The USDA has announced that a new vaccine is 100% effective in protecting domestic chickens from the bird flu virus, and will begin testing to see if it works with turkeys as well. Speaking to the House Agriculture Committee, U.S. Agriculture Secretary Tom Vilsack said that they plan to license the vaccine as quickly as possible, along with stockpiling it for future outbreaks. The latest strain of the bird flu virus, H5N2, has led to the death of 48 million birds in 15 states this spring as officials struggled to control its spread.

Atlanta Cools Down
Vendors Claim July Show Not That Hot
It’s never been the intent of AmericasMart Atlanta to outdo their big January International Gift and Home Furnishings Market in July. They know better.  Summer weddings, reunions, and outdoor projects affect buyer’s priorities.  And this year the calendar was no friend to the scheduler as the show began on July 7 –just days after the big summer holiday and a popular vacation week.

Still, the show must go on and on it did with mixed reviews. Make no mistake, AmericasMart Atlanta, even in July, is one of the largest gift shows in the world and it is still worth a visit.

“We are reporting strong order writing and steady traffic across the Market,” reports Chelsea Peabody, Strategic relations and Media Relations Manager, AmericasMart.  “In the permanent Gardens collection, we had 11 new and expanded showrooms. Exciting Market additions this summer included the new Portman Blvd Summer Patio which featured outdoor exhibitors, food-trucks, and music.”  The Gardens Friday night Summerfest featured HGTV personality Jamie Durie.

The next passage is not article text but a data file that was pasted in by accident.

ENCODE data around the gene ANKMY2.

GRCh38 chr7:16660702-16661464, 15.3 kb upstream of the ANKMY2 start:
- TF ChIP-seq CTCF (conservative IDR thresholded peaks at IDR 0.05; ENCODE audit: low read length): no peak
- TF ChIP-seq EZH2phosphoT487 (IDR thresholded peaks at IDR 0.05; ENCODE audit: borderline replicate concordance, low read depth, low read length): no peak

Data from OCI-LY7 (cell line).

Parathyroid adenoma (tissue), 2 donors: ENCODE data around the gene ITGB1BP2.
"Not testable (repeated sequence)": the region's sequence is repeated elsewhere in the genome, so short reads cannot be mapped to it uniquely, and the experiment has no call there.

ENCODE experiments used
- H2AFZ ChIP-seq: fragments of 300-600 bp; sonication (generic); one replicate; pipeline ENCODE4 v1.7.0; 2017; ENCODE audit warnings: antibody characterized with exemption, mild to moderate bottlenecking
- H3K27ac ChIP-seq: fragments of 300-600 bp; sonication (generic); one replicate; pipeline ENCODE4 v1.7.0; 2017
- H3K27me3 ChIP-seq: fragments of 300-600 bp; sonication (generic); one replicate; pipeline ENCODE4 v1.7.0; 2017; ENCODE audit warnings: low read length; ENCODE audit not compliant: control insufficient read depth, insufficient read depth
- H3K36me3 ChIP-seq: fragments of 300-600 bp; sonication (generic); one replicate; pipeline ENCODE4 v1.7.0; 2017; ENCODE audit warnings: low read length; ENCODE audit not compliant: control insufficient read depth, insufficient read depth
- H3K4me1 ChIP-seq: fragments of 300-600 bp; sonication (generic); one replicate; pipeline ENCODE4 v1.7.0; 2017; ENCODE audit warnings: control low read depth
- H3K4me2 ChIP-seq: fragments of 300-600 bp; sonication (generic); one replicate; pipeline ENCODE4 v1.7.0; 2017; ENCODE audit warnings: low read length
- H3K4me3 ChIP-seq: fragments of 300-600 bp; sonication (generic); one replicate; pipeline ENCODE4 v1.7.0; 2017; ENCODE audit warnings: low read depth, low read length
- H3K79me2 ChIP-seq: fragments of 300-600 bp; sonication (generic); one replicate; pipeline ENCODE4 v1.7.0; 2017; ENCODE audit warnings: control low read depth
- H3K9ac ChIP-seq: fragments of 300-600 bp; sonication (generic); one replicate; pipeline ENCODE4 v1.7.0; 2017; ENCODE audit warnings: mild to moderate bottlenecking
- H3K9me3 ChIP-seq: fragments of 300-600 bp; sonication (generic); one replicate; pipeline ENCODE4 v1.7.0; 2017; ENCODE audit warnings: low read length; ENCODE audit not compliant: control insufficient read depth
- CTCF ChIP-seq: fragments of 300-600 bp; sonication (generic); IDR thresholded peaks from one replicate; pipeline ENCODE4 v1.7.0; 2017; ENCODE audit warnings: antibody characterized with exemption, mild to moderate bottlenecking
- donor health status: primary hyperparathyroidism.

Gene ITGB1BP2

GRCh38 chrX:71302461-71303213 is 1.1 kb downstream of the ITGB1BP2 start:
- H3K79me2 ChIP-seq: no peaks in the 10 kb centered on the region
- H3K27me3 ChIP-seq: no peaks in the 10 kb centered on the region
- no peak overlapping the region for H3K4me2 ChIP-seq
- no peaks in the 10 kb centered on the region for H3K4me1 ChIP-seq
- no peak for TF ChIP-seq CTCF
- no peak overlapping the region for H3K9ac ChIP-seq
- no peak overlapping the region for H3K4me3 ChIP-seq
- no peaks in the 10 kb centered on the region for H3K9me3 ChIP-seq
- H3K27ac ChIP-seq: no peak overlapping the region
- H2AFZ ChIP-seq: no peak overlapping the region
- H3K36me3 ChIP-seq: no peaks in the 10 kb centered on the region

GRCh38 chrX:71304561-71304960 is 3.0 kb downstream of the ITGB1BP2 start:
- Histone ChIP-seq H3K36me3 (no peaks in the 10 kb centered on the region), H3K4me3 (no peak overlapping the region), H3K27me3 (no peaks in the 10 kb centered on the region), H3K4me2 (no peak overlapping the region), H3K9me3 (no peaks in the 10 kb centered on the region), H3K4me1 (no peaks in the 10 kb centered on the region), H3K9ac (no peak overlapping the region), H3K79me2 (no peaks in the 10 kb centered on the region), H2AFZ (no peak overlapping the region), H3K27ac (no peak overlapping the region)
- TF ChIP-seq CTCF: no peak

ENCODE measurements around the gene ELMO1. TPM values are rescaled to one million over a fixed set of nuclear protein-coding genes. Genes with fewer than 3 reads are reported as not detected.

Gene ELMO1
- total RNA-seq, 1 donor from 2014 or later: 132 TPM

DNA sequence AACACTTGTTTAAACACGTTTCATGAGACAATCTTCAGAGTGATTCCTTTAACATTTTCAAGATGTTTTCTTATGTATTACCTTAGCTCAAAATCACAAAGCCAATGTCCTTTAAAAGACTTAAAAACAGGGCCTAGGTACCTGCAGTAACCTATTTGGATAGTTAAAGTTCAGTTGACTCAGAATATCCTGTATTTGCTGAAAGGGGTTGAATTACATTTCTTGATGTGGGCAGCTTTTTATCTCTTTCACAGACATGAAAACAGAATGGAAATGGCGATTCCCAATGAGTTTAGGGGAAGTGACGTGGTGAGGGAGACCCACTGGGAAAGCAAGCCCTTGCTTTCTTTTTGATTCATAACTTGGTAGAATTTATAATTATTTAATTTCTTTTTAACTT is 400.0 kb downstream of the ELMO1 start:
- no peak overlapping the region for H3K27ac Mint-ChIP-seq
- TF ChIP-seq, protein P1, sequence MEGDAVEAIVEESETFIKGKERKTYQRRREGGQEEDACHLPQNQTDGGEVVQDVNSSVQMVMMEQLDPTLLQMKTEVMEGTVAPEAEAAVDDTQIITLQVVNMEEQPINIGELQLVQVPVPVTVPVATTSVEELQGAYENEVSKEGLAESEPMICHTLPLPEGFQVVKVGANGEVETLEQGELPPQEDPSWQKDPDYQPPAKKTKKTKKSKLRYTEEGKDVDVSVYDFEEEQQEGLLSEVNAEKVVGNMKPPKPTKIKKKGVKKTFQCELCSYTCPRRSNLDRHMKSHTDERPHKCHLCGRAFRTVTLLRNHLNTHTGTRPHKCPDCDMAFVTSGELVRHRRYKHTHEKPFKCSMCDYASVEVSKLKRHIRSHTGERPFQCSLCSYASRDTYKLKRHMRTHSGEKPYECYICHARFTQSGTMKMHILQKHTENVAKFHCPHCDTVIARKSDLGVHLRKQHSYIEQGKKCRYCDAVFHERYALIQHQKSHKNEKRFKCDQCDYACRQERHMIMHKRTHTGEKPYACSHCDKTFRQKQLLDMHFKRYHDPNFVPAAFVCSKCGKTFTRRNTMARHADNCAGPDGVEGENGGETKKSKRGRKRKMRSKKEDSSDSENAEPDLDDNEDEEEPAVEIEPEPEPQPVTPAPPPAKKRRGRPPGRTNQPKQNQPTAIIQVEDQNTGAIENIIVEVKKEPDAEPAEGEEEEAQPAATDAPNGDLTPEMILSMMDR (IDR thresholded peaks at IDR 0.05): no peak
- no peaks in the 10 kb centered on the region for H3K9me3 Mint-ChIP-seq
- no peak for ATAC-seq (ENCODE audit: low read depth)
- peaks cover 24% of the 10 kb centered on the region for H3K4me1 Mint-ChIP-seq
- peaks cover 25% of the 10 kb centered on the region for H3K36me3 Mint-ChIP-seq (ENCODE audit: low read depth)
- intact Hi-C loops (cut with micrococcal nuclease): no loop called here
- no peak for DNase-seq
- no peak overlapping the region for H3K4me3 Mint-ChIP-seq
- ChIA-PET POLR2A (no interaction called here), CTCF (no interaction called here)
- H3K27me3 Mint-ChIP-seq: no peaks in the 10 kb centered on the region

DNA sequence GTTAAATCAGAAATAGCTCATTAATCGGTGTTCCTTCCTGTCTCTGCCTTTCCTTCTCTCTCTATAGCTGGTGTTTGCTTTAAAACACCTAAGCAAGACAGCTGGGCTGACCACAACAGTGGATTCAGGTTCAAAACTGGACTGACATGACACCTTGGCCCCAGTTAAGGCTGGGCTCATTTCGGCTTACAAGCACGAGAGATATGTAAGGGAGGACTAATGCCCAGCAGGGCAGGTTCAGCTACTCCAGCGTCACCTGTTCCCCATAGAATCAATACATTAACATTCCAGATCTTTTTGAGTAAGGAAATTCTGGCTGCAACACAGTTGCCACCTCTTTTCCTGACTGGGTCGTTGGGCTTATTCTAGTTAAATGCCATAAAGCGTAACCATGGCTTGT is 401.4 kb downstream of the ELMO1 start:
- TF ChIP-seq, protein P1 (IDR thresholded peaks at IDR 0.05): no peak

But did the summer perks translate into more buyers at the Mart?

“The traffic seemed to be significantly lighter than previous years, “says Birch Smith, Owner, Mr. Bird, “July is always a good show for us and this year was no exception,  but there seemed to be fewer buyers walking the floor.  The good news is that our new location exposed our products to everyone that came to The Garden, so we were very successful in finding new customers.”

“Overall, I think the show was slower than the last four years,” remarked Mac McCoy, Owner & CEO, DZI, Inc., manufacturer of Wild Woolies felt birdhouses and finger puppets. “Saturday sales were down significantly from 2014”.

“We would say traffic was definitely down, but the size of orders was pretty good, “added Diane Anderson, Owner, Cohasset Gifts.  “Our buyers seemed upbeat, but tired as always. The summer show is always slow, but this year, most people seemed to be blaming the cost of coming and staying in Atlanta as a factor.”

Many buyers commented on the increased cost of lodging in Atlanta.  Rates at downtown hotels have skyrocketed in recent years, forcing buyers to spend less time at the show or not attend.  Effective July 1, 2015, a new $5 per-day hotel fee went into effect on top of the 8% state tax and the 8% local tax already imposed on hotel guests. A hotel room listed at $159 per night now ends up costing $190 per night and that doesn’t include hotel parking fees.